Tribe House Blog
Can an artist with an agenda still be authentic?
Posted : March 13th, 2012 by TribeHouse
Last night at the Katalyst artist gathering, Zachari Smith shared some thoughts and songs on the topic of activism. Some of his songs, in fact, are so offensive that people have walked out in the middle of shows. One of his tunes, Storehouses, pokes at Mitsubishi where he asks “…is there anybody here that can make those f***ers pay…” for the injustice they are carrying out with illegal bluefin tuna fishing. Another takes a stab at the oil industry but he claims “I wrote this song to make people uncomfortable”.
In the midst of this conversation, the question came up: “Is it wrong for artists to have an agenda where the art (whether it be music, a painting, dance etc.) is the tool to communicate their argument?”
To this, our friend Jane Eamon had some thoughts which she posted on her blog but has allowed us to copy/paste it in here. Thanks to Zachari for inspiring this discussion… what are your thoughts on this?
I looked up the definition of activist this morning. It is a person who advocates a doctrine of direct action against some form of injustice. So what does that mean? Taking pen in hand and writing about things that need changing? Painting something that makes people uncomfortable? Trying to convince the general public with your art that there are things that are just wrong?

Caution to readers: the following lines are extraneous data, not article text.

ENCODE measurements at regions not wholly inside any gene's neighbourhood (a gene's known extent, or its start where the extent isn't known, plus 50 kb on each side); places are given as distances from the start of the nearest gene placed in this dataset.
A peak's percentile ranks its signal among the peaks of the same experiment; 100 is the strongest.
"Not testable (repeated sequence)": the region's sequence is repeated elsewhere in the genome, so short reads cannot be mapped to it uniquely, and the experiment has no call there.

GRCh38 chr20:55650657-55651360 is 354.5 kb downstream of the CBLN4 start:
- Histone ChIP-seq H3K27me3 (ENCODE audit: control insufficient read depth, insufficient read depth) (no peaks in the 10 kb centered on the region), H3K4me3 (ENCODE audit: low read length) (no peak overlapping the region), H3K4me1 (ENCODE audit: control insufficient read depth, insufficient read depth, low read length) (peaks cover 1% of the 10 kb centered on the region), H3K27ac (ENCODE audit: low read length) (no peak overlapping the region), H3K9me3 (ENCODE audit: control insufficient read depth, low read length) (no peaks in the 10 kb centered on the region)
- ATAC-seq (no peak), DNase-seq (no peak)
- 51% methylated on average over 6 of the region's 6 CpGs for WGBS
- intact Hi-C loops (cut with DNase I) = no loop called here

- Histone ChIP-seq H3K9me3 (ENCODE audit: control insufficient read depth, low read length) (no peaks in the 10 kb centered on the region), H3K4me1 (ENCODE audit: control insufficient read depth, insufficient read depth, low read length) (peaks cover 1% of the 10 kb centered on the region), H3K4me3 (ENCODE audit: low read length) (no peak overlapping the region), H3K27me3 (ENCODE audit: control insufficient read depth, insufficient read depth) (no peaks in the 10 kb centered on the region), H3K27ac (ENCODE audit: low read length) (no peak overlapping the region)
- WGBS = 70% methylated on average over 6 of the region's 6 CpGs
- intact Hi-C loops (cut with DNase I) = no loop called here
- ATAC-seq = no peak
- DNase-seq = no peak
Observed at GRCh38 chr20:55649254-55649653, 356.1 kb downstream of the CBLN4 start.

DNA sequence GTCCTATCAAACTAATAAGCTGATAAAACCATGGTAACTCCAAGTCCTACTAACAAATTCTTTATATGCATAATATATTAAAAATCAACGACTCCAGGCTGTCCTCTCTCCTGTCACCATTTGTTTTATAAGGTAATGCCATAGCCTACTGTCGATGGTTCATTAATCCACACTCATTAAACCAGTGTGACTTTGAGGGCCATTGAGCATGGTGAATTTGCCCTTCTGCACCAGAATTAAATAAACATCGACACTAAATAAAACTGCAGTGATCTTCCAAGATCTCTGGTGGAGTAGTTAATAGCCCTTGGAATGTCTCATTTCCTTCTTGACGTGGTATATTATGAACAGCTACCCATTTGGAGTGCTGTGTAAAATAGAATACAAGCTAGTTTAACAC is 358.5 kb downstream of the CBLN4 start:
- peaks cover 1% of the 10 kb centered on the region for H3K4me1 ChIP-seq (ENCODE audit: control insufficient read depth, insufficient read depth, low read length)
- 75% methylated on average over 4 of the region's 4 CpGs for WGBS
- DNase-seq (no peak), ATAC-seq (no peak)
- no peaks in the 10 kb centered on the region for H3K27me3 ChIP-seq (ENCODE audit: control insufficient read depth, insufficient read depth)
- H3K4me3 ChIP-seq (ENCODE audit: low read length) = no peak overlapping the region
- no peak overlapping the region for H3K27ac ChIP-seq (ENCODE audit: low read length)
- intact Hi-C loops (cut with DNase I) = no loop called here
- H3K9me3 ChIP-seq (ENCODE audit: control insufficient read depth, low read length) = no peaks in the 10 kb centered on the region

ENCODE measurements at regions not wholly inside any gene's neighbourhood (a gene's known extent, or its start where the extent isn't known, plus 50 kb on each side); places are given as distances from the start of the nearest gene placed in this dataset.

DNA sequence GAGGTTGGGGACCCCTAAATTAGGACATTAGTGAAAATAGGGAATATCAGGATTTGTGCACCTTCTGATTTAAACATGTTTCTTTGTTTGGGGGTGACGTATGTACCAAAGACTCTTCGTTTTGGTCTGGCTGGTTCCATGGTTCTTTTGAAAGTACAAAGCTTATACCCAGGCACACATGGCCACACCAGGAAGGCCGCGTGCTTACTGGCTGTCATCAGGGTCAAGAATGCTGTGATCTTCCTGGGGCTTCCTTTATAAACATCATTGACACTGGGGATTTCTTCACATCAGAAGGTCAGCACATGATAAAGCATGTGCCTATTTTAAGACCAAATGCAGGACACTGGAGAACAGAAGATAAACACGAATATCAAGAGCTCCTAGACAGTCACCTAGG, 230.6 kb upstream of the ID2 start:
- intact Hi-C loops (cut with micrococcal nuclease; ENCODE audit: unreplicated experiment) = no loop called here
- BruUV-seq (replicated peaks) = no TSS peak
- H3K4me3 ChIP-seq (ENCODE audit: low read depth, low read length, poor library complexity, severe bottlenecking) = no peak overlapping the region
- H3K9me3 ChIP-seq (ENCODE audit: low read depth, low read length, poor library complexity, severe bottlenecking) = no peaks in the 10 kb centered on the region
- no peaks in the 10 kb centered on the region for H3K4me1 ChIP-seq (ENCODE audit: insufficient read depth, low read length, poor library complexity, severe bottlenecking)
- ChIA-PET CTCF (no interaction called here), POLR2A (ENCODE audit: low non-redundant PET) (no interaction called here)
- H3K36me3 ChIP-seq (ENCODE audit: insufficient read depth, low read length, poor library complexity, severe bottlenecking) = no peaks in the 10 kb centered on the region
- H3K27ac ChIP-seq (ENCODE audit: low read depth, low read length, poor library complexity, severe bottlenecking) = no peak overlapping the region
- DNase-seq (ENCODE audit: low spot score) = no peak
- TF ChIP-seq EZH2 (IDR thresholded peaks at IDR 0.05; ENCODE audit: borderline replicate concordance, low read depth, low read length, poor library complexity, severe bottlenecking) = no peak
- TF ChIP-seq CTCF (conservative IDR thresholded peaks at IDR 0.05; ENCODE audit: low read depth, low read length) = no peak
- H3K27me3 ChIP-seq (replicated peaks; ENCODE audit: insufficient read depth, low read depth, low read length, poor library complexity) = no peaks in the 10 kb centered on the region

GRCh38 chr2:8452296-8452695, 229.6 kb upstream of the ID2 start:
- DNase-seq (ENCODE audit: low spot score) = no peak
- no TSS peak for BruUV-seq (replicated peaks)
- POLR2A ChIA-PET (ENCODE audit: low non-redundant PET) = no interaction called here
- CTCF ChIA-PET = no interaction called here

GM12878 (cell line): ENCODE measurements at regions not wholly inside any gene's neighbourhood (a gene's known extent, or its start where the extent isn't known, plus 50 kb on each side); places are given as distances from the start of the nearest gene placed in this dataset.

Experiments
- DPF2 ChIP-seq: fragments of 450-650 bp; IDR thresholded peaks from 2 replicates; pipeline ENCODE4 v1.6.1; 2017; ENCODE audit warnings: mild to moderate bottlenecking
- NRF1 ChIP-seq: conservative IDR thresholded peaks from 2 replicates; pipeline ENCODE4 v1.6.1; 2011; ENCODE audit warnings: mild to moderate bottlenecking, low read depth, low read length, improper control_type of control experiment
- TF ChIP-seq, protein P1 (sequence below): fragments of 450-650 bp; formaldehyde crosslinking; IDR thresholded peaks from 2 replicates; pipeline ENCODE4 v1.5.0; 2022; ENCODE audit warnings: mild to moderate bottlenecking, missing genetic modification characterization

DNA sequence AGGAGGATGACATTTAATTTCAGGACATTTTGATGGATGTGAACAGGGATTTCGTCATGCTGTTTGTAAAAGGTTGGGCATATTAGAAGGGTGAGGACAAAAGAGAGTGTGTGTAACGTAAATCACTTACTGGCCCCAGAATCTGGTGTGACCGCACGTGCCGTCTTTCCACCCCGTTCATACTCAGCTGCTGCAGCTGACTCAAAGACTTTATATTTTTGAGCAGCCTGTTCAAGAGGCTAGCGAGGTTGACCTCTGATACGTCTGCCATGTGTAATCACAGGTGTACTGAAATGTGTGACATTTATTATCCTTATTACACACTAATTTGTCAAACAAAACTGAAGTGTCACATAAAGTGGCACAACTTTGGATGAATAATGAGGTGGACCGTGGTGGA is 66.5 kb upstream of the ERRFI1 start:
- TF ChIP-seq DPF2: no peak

There are lots of reasons why we create art. Art has a visceral place in human experience connecting us to our emotional and spiritual selves to better understand what it means to be human. But art also can serve as a wake-up call to injustice in the world. It can call attention to things that are important in the lexicon of human existence.
We don’t have to have an agenda. In fact, an artist with an agenda is not authentic and that translates pretty quickly through the art. But my fear is the cause de jour….the thing that everyone is talking about that becomes top of mind. How do we address things that are hidden? Find the cause that resonates within the artist and do something about it.
There’s a great line that says “with too much to do, don’t do nothing at all.” Perhaps that’s the problem. In our media driven world we cocoon ourselves against the world’s ills hoping they will go away. They don’t affect us directly so why should we care? That is common and also a travesty. We have the power to change things. We can start one person at a time.
If you write or paint or sing or just talk, you can make a difference. Your art is your ability to communicate. Do it well. Be aware and start small. It will have an impact. Truth always does.
Read more from Jane Eamon: http://janeeamon.wordpress.com
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